Check Your Gear

If you use any special gear, such as a bike, a canoe, or walking stick, make sure they are in good working condition before starting your activity.

Not only is your gear important to do your exercises pleasantly and properly, but equipment that’s not working adequately might put your physical safety at risk.

Weather Circumstances

In some types of weather it’s probably better not to exercise outdoors. For instance, when it’s very hot or cold, or extremely wet and slippery, or if there’s a storm coming up, or thunderstorms and lightning, it’s perhaps better to stay on the safe side and skip this occasion. Maybe you can do some alternative exercises at home or at the gym.

On the other hand, you may still want to go exercising outdoors if the weather is not too extreme, but then think about sunscreen and a cap or hat if there’s a high UV rate or alternatively about protection against the cold or rain.

Food and Drinks

Physical exercise needs energy and a hydrated body. Although you probably have eaten and drunk before you start your exercise routine (typically about an hour or perhaps somewhat longer before you start), it’s advised to have some extra foods and drinks with you.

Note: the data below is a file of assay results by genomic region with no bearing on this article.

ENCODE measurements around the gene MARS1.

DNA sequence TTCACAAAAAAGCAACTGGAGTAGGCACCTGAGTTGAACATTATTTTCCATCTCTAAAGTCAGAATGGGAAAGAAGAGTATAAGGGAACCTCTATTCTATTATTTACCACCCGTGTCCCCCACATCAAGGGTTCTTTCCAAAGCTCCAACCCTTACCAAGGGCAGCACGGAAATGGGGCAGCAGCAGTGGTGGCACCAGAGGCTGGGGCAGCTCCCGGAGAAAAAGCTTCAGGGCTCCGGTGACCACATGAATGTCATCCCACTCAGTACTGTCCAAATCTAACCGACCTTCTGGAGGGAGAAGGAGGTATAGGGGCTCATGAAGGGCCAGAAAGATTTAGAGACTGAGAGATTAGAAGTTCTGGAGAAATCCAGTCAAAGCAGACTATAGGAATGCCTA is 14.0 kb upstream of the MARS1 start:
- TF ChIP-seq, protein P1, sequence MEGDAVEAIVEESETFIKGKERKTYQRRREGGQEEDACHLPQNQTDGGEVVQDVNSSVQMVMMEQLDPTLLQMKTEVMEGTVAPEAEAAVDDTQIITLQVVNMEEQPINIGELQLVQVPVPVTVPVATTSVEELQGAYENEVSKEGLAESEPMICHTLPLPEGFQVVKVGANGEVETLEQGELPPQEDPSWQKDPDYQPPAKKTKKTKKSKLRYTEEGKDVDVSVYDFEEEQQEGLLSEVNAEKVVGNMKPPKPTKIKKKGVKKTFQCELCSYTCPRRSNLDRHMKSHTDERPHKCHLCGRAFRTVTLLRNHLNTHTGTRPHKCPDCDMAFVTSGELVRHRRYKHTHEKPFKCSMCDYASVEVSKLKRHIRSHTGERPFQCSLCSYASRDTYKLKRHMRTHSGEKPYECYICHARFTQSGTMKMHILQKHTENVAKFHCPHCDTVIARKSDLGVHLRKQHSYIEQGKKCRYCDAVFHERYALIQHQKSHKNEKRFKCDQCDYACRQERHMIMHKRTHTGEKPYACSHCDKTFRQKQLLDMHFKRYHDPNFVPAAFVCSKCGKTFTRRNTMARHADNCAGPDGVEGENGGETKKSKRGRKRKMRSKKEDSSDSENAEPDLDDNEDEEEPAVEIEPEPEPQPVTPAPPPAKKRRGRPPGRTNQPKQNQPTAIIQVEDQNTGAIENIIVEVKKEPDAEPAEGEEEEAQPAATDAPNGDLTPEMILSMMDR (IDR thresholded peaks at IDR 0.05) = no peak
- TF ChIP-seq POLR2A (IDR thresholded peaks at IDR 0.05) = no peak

Not only food for extra energy in the form of carbohydrates (sugars), but also enough water because you lose quite some fluids when doing exercise and it’s important for proper function of your body and mind to stay hydrated.

To avoid dehydration when doing exercise, the general recommendation is to drink up to a cup of water every fifteen to twenty minutes.

First Aid Kit

Of course, you don’t need to take a whole suitcase with first aid materials with you — unless you go for a five-day hike in the jungle — but some bandages and a disinfectant can always come to help to tackle minor injuries.

Stretching and Warm-up

Before a moderate to intense physical exercise it’s always best to warm-up your body.

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A warming-up routine gradually stimulates your cardiovascular system by raising your body temperature and by increasing blood flow to your muscles. This will help prevent sudden muscle cramps and spasms, and possible injuries. Warming-up can also help to reduce muscle soreness after your exercise session.

You can find all kinds of examples of warming-up routines on the Internet, including those specifically geared towards certain types of physical exercise.

In addition, you could check out my free Reusi Dat Ton (Thai Yoga) Support Guide in which you find a video with a simple warming-up routine I use before doing Thai Yoga exercises.

Stretching before doing exercise is actually also a kind of warm-up for the body, and is typically included in a warm-up routine. Nevertheless, you could say that warming up gets the heart pumping and the body ready for action, while stretching rather focuses on “getting loose” by enhancing your joints’ and muscles’ mobility and flexibility.